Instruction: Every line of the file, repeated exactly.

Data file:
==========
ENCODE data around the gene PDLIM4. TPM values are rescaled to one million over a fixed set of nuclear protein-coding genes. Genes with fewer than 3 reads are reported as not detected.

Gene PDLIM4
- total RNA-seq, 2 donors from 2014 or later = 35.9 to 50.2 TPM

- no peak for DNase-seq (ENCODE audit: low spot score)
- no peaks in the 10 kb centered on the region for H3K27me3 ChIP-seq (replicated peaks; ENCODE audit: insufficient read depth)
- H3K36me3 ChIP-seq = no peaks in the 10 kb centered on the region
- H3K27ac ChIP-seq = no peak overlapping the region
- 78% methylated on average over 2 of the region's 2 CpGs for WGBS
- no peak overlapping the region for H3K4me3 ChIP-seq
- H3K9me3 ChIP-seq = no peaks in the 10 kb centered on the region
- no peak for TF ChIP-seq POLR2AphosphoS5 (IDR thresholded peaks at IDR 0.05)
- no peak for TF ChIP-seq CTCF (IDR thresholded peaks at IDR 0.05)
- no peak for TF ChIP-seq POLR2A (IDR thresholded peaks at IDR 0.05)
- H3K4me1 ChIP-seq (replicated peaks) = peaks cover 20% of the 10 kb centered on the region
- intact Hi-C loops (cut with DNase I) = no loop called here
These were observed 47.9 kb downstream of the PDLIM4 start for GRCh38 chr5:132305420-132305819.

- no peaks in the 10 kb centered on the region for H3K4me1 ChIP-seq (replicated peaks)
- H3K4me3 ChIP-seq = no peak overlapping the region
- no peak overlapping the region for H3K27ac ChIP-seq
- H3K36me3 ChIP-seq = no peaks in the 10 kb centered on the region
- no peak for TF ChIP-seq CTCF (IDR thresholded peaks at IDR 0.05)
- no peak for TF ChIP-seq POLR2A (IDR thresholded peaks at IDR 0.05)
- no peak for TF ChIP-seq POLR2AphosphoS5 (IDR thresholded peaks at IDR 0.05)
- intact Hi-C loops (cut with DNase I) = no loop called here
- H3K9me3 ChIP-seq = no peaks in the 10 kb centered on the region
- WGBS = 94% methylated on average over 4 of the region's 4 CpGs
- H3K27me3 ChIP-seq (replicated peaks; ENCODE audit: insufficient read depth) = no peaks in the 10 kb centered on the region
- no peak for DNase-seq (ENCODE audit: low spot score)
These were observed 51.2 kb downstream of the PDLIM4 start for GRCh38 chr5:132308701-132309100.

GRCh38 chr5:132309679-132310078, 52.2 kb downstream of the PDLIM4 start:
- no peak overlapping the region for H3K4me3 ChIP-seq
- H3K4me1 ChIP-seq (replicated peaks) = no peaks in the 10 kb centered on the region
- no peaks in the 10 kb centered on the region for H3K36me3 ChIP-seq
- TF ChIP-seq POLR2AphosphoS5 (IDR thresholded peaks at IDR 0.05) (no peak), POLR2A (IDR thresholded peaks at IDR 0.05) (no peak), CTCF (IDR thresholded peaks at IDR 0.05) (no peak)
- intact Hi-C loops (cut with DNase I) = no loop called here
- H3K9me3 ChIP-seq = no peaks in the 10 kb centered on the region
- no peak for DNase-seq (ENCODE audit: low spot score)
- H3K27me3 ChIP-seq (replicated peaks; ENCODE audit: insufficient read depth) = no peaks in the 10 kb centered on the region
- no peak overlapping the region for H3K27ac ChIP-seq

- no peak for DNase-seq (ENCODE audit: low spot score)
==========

ENCODE data around the gene PDLIM4. TPM values are rescaled to one million over a fixed set of nuclear protein-coding genes. Genes with fewer than 3 reads are reported as not detected.

Gene PDLIM4
- total RNA-seq, 2 donors from 2014 or later = 35.9 to 50.2 TPM

- no peak for DNase-seq (ENCODE audit: low spot score)
- no peaks in the 10 kb centered on the region for H3K27me3 ChIP-seq (replicated peaks; ENCODE audit: insufficient read depth)
- H3K36me3 ChIP-seq = no peaks in the 10 kb centered on the region
- H3K27ac ChIP-seq = no peak overlapping the region
- 78% methylated on average over 2 of the region's 2 CpGs for WGBS
- no peak overlapping the region for H3K4me3 ChIP-seq
- H3K9me3 ChIP-seq = no peaks in the 10 kb centered on the region
- no peak for TF ChIP-seq POLR2AphosphoS5 (IDR thresholded peaks at IDR 0.05)
- no peak for TF ChIP-seq CTCF (IDR thresholded peaks at IDR 0.05)
- no peak for TF ChIP-seq POLR2A (IDR thresholded peaks at IDR 0.05)
- H3K4me1 ChIP-seq (replicated peaks) = peaks cover 20% of the 10 kb centered on the region
- intact Hi-C loops (cut with DNase I) = no loop called here
These were observed 47.9 kb downstream of the PDLIM4 start for GRCh38 chr5:132305420-132305819.

- no peaks in the 10 kb centered on the region for H3K4me1 ChIP-seq (replicated peaks)
- H3K4me3 ChIP-seq = no peak overlapping the region
- no peak overlapping the region for H3K27ac ChIP-seq
- H3K36me3 ChIP-seq = no peaks in the 10 kb centered on the region
- no peak for TF ChIP-seq CTCF (IDR thresholded peaks at IDR 0.05)
- no peak for TF ChIP-seq POLR2A (IDR thresholded peaks at IDR 0.05)
- no peak for TF ChIP-seq POLR2AphosphoS5 (IDR thresholded peaks at IDR 0.05)
- intact Hi-C loops (cut with DNase I) = no loop called here
- H3K9me3 ChIP-seq = no peaks in the 10 kb centered on the region
- WGBS = 94% methylated on average over 4 of the region's 4 CpGs
- H3K27me3 ChIP-seq (replicated peaks; ENCODE audit: insufficient read depth) = no peaks in the 10 kb centered on the region
- no peak for DNase-seq (ENCODE audit: low spot score)
These were observed 51.2 kb downstream of the PDLIM4 start for GRCh38 chr5:132308701-132309100.

GRCh38 chr5:132309679-132310078, 52.2 kb downstream of the PDLIM4 start:
- no peak overlapping the region for H3K4me3 ChIP-seq
- H3K4me1 ChIP-seq (replicated peaks) = no peaks in the 10 kb centered on the region
- no peaks in the 10 kb centered on the region for H3K36me3 ChIP-seq
- TF ChIP-seq POLR2AphosphoS5 (IDR thresholded peaks at IDR 0.05) (no peak), POLR2A (IDR thresholded peaks at IDR 0.05) (no peak), CTCF (IDR thresholded peaks at IDR 0.05) (no peak)
- intact Hi-C loops (cut with DNase I) = no loop called here
- H3K9me3 ChIP-seq = no peaks in the 10 kb centered on the region
- no peak for DNase-seq (ENCODE audit: low spot score)
- H3K27me3 ChIP-seq (replicated peaks; ENCODE audit: insufficient read depth) = no peaks in the 10 kb centered on the region
- no peak overlapping the region for H3K27ac ChIP-seq

- no peak for DNase-seq (ENCODE audit: low spot score)